Jacob’s House is situated on a tree-lined street in Oak Cliff. From the outside it looks like the other older homes in the neighborhood, with a large porch and a fenced front yard. On pleasant days, several men gather outside to “shoot the breeze,” play card games or wave at passersby. There is a comfortableness among them—a sense that they are at home. And they are.
However, for most of the seven who live at The Well Community’s boarding home for men, Jacob’s house has become home only after years of living on the street or in a series of substandard boarding houses. Continue reading
So often, the challenges of housing insecurity and the struggles of living with mental illness compound one another. The daily issues faced by those without stable housing situations make it difficult for them to pursue mental health stability; likewise, dealing with a mental health condition can impede their ability to take steps toward more stable living conditions. Housing is truly a foundational issue in addressing the difficulties faced by those living with serious mental illnesses. Continue reading
Residents of Jacob’s House enjoy their backyard
“I love them all,” says neighbor Nancy Templeton from the front porch of Jacob’s House, a place she often finds herself sitting and chatting with the men who live there. A longtime resident of the Oak Cliff neighborhood, Nancy speaks highly of the individuals who live next door. “They’re all great guys,” she says, and as an older woman who no longer drives, she values being able to walk over to the house to talk. Continue reading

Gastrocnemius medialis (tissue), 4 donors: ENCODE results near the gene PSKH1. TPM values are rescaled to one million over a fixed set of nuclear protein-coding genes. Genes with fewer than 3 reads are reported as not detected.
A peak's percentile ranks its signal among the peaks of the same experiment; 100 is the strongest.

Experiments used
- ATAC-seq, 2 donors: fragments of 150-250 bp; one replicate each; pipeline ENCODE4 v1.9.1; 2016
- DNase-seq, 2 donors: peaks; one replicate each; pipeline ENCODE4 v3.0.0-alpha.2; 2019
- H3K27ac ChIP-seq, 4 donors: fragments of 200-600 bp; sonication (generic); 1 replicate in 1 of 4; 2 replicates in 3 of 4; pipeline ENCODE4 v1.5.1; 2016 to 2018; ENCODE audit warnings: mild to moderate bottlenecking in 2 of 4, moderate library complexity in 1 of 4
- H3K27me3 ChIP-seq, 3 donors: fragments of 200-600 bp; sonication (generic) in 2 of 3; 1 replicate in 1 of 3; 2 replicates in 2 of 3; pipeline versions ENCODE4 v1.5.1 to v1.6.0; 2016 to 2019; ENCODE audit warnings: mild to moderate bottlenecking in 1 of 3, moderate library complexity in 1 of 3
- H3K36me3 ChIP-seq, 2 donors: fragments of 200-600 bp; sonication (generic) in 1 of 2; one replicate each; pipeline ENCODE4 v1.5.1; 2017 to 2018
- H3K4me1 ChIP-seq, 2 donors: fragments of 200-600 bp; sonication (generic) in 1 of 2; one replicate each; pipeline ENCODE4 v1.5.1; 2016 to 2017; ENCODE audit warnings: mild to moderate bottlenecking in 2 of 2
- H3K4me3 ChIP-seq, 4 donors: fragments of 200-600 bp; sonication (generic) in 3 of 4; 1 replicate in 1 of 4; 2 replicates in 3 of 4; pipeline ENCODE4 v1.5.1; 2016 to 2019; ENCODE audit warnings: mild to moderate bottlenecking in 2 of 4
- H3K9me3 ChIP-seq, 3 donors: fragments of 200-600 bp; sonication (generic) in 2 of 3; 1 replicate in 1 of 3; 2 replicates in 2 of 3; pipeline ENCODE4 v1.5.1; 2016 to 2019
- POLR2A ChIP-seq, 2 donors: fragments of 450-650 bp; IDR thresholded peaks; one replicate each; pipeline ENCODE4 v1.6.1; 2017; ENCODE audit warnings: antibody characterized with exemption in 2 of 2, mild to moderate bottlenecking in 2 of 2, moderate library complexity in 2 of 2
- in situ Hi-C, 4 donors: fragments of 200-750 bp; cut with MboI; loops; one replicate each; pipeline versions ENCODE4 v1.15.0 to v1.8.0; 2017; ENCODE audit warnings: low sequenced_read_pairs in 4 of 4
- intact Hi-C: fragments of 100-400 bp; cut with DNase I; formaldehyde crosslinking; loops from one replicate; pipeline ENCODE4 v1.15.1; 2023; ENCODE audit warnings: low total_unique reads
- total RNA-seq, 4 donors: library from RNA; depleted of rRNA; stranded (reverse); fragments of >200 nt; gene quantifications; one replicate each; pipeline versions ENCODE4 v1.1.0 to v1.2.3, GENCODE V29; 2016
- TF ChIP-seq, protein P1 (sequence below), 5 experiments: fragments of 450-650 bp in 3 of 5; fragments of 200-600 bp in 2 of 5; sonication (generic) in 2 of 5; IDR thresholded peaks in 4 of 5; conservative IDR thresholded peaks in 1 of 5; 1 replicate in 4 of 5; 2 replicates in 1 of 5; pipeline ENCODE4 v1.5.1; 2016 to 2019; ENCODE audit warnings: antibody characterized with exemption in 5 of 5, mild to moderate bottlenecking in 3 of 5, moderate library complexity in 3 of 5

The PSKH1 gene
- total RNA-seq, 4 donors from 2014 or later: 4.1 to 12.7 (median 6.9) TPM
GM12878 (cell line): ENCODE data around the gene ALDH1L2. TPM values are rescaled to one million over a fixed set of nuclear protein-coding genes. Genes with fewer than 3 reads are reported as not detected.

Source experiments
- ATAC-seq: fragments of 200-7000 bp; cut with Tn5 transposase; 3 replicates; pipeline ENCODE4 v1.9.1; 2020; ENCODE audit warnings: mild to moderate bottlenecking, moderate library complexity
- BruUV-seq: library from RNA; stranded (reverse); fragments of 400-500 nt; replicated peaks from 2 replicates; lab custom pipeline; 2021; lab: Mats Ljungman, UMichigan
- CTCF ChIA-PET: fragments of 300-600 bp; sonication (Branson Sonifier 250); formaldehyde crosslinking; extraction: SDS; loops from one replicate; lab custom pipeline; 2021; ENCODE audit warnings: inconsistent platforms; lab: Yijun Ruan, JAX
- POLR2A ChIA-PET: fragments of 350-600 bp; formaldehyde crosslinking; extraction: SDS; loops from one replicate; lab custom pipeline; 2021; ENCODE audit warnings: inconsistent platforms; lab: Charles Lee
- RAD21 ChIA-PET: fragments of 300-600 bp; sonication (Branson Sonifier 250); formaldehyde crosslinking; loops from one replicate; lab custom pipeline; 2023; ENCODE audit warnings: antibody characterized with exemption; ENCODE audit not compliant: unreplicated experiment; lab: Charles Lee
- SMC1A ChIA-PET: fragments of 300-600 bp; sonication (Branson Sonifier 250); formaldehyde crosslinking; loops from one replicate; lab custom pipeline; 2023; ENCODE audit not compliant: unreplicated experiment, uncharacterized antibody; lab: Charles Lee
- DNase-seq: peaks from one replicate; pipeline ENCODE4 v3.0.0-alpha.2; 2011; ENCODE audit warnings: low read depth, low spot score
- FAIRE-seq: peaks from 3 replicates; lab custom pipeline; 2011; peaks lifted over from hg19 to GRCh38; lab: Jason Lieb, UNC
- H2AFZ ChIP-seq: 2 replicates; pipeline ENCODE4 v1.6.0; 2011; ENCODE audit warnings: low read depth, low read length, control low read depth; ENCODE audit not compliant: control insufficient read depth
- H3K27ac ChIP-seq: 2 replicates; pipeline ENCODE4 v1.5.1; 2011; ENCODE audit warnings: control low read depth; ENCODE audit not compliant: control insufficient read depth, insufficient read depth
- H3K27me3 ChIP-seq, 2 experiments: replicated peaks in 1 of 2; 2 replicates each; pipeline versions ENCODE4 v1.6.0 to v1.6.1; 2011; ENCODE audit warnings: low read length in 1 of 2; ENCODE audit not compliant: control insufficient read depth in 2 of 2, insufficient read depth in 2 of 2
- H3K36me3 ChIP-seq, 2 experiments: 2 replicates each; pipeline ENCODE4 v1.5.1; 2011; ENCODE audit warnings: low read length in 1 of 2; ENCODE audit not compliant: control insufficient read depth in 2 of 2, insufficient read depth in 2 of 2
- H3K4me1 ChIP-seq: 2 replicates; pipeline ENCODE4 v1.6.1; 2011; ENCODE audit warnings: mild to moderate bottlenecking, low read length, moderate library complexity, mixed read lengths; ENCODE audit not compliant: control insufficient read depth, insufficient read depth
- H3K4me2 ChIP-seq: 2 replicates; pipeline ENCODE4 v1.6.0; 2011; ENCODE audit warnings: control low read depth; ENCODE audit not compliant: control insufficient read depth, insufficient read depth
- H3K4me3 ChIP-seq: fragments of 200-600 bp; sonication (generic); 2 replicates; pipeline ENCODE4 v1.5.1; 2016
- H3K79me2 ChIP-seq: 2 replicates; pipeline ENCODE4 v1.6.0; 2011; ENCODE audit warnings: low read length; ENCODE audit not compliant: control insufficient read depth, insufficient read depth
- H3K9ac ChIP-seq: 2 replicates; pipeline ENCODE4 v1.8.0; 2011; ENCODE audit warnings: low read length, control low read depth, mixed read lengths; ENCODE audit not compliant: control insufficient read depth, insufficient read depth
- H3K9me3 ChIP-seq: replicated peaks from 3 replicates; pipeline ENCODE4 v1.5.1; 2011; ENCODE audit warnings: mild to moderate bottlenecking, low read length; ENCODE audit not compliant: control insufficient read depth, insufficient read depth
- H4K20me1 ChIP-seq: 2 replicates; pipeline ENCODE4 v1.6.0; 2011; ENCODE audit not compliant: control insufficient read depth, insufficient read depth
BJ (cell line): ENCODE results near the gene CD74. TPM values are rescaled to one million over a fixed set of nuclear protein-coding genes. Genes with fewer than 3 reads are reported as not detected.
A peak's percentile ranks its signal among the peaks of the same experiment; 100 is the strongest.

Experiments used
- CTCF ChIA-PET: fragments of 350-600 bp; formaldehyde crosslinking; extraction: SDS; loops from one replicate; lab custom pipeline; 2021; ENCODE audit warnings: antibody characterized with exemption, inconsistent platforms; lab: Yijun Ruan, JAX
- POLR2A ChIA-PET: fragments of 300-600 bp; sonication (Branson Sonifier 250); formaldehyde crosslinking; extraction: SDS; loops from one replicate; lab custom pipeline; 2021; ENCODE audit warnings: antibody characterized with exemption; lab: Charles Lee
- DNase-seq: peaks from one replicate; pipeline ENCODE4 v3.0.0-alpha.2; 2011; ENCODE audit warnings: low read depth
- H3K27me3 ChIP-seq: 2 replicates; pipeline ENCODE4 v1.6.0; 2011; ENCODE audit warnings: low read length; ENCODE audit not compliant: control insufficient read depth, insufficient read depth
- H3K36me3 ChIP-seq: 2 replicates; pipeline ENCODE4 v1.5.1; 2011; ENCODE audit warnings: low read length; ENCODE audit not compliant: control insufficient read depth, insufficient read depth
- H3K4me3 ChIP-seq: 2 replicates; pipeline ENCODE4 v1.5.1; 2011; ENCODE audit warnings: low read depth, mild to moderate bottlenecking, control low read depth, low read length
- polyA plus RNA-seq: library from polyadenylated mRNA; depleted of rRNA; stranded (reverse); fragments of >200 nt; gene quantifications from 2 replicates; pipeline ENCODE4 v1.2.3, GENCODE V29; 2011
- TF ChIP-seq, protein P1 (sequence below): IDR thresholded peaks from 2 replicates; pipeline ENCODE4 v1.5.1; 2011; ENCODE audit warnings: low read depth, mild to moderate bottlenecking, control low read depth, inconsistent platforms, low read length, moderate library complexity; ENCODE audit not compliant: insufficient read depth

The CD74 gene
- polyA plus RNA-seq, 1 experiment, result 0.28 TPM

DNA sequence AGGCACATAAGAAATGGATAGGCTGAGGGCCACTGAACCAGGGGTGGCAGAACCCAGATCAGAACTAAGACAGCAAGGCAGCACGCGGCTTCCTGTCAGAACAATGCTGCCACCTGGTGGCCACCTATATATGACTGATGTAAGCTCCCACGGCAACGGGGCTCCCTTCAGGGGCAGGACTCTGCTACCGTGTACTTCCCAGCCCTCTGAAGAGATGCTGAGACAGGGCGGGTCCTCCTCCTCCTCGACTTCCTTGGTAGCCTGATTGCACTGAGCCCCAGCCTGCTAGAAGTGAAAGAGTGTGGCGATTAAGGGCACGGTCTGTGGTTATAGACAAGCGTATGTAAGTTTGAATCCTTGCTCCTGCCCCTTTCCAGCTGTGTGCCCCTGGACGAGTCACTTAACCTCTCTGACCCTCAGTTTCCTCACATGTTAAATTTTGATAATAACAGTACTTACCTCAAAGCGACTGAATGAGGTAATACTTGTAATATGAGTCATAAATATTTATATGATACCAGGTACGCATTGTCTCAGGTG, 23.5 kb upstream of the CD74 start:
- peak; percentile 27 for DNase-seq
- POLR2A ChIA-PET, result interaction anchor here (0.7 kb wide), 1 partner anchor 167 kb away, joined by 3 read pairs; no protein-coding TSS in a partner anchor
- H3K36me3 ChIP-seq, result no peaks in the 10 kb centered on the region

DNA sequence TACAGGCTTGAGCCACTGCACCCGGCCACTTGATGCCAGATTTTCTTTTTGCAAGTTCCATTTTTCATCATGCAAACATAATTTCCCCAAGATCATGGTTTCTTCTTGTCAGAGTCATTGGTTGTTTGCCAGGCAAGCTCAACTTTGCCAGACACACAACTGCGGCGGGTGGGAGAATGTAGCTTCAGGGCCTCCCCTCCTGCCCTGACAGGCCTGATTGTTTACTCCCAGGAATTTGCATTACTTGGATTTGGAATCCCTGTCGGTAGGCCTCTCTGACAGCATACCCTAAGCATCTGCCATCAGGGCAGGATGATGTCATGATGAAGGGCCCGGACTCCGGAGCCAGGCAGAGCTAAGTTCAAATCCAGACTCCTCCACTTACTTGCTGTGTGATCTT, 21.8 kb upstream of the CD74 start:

A stable, affordable place to live can make a big difference in a person’s ability to pursue recovery while dealing with metal heath challenges. As Mental Health America of Greater Dallas states, “Safe, decent, clean housing is a key factor in recovery for individuals with mental illness.” But, for many, this housing is elusive. According to the Substance Abuse and Mental Health Services Administration (SAMHSA), individuals dealing with mental and/or substance use disorders are often particularly vulnerable to becoming homeless or being precariously housed (they either have no shelter or they live in crowded apartments with friends or acquaintances in untenable situations and move often). Continue reading